– The Blue Menu: Our pescatarian option, this surprise menu includes a selection of fish and shellfish based dishes.
– The Green Menu: A completely vegetarian menu (please note that we also cater for vegans)
There are a few packages available, price wise. 2 courses will set you back £46, while 3 will cost £54. You can add a glass of wine to both for an additional £8. My visit was part of a Christmas gift to my dad from last year which we have only just been able to utilise. We went for the three courses – him the red menu, me the blue.
We were then introduced to our server for the evening, Trevor, who promised to look after us for the duration of our meal. Though the restaurant doesn’t discriminate against those who do happen to have perfect sight, they have found that blind people are naturally more efficient in darkness than we (the non-visually impaired) are and are the best to do the job in such context. We didn’t ask, but we assumed that Trevor was at least partially blind. It is a true “transfer of trust”, and an amazing and positive approach to raise awareness about blindness and disability in general.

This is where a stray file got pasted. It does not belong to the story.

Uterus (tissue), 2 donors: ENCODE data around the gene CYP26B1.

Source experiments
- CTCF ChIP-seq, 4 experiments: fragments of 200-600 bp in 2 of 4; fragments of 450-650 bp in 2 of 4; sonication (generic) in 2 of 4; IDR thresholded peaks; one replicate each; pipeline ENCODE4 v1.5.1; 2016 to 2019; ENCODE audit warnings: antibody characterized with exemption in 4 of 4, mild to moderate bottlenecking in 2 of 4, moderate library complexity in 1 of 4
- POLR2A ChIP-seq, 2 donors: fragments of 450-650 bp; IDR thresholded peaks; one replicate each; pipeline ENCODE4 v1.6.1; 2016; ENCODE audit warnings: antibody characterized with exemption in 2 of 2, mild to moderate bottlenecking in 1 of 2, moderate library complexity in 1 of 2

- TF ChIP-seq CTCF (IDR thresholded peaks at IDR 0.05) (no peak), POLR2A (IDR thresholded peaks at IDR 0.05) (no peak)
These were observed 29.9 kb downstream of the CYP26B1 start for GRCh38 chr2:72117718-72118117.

To enter the room you are asked to hold the shoulder of the person in front of you – we did so and Trevor lead us into the room. This room is pitch black. This might seem obvious, but it’s honestly a darkness that I can’t even describe. A darkness I don’t think I’ve ever experienced before. It’s not like closing your eyes, or switching the lights out – you don’t get used to this level of darkness. You don’t suddenly start to see your surroundings, you don’t acclimatise – you sit in pitch darkness for an hour and a half.